During yesterday’s discussion about the value of a college education, several people noted that it’s difficult to decide what to study when you don’t know what you want to do with your life. This reminded me of a recent question from the Get Rich Slowly discussion forums. Shaun wants to know: How do you find work that you love?

It’s been said, “If you love your job, you’ll never work a day in your life.” But what happens when you can’t figure out what you’d love to do?

I’ve been trying to figure out “what I wanna be when I grow up” for over ten years, and I still have no idea. I’m driving a delivery truck now. No offense, but any dummy can do my job. I feel like I’m wasting away doing this. I could be doing so much more, but I don’t know what I want to do.

Going back to college for a four-year degree is not an option. I spent four years in college already, in which I tried three different majors. I have around $19,000 in student loans and no diploma to show for it.

Here’s what I do know: I like dealing with people. I like working with numbers. I really enjoy sitting down and making budgets and things like that. I’ve always done very well in math in school. I liked the accounting and business classes I took while I was in college, but hated any type of English class.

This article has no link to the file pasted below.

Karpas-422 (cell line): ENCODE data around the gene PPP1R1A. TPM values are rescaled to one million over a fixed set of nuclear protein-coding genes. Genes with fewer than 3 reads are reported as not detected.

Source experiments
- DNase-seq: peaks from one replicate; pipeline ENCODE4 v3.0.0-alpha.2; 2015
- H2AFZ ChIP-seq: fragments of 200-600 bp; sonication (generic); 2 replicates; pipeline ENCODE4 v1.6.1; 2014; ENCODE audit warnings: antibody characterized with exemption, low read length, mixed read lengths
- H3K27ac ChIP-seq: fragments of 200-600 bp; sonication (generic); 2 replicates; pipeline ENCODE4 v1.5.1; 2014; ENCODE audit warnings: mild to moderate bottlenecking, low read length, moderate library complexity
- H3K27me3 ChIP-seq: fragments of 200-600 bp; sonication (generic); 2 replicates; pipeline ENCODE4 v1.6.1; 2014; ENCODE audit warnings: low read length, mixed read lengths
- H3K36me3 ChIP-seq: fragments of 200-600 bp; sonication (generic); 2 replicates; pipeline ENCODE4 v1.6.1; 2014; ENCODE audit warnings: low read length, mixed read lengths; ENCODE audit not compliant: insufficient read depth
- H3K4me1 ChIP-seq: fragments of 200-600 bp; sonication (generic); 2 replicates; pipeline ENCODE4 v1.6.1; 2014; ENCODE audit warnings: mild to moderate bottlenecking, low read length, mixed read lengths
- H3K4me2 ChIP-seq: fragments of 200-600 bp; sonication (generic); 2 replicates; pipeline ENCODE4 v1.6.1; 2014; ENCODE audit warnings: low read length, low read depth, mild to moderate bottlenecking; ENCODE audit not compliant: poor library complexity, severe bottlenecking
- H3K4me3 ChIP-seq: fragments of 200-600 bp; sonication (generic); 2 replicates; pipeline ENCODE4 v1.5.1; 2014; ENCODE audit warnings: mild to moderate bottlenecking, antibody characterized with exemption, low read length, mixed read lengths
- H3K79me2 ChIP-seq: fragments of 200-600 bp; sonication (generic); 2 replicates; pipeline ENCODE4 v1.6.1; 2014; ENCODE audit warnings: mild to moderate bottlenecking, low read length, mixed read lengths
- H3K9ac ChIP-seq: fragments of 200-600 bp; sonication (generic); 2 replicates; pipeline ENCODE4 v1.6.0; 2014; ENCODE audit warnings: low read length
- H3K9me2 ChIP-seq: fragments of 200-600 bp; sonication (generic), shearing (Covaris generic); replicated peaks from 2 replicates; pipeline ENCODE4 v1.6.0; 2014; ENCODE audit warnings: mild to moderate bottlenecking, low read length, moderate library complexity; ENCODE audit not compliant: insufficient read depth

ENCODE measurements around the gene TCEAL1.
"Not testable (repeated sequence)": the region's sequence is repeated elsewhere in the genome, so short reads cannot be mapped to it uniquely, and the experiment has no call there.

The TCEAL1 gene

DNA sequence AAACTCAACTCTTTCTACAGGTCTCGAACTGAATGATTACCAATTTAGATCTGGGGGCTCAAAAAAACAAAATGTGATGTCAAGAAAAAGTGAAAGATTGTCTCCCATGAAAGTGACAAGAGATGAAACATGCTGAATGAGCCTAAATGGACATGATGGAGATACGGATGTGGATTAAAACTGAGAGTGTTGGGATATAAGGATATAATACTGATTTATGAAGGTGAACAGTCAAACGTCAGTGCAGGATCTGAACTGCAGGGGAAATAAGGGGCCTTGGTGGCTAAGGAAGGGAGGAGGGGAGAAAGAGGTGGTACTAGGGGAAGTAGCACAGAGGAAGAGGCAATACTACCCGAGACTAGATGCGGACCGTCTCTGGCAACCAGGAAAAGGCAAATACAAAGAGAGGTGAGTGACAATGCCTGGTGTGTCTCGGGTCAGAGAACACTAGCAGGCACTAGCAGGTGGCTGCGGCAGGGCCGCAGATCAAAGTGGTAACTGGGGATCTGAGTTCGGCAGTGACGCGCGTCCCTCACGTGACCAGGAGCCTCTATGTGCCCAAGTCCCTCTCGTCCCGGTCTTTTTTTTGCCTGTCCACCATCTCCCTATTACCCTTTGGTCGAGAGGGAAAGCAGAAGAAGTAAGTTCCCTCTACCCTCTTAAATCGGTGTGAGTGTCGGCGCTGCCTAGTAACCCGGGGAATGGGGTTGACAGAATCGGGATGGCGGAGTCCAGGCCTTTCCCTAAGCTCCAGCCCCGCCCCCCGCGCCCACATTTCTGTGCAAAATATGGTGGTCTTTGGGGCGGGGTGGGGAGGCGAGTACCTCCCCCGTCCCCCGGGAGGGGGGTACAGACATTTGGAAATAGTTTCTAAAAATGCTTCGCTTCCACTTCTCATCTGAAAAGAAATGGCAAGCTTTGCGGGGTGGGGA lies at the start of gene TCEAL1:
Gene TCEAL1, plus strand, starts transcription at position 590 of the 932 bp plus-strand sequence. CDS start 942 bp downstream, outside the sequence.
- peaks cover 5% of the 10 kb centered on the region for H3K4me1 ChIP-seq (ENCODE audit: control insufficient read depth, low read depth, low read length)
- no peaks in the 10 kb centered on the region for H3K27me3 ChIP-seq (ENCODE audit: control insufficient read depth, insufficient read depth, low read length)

Any advice? I’m stuck in a rut.

Some people are lucky and know what they want to do early. For example, my wife always loved science. Kris majored in chemistry, and then found a job teaching at a nearby high school. She liked the work, but after eight years she decided to try something else.

She’d always wanted to be a forensic chemist, so she researched the job and decided it might actually be a good fit. She took a couple of classes, from which she was able to learn that the job did indeed match her strengths. Now she works for the state police crime lab. She loves her work.

I wasn’t so fortunate. I floundered in college, searching for something I truly enjoyed. I never found it. After working the worst job I ever had, I wound up selling boxes for the family business. This was safe, but it wasn’t fulfilling, and it didn’t call upon my strengths. Still, I stuck with the position for sixteen years. It was only when I realized that I could make a living through writing that I understood I’d been cheating myself. Now I, too, am moving toward meaningful work.

But how can you find meaningful work without spending sixteen years selling boxes? Or ten years driving truck? I don’t know. I’m not sure anybody does. In a fantastic essay entitled “How to do what you love”, Paul Graham writes:

Finding work you love is very difficult. Most people fail. Even if you succeed, it’s rare to be free to work on what you want till your thirties or forties. But if you have the destination in sight you’ll be more likely to arrive at it. If you know you can love work, you’re in the home stretch, and if you know what work you love, you’re practically there.

Surely some of you have found fulfilling work. How did you do it? Like Kris, have you always known what you wanted to do? Did you sort of stumble into it, like I did? Or have you given up hope of ever finding a job that you love? More importantly, what advice do you have for Shaun?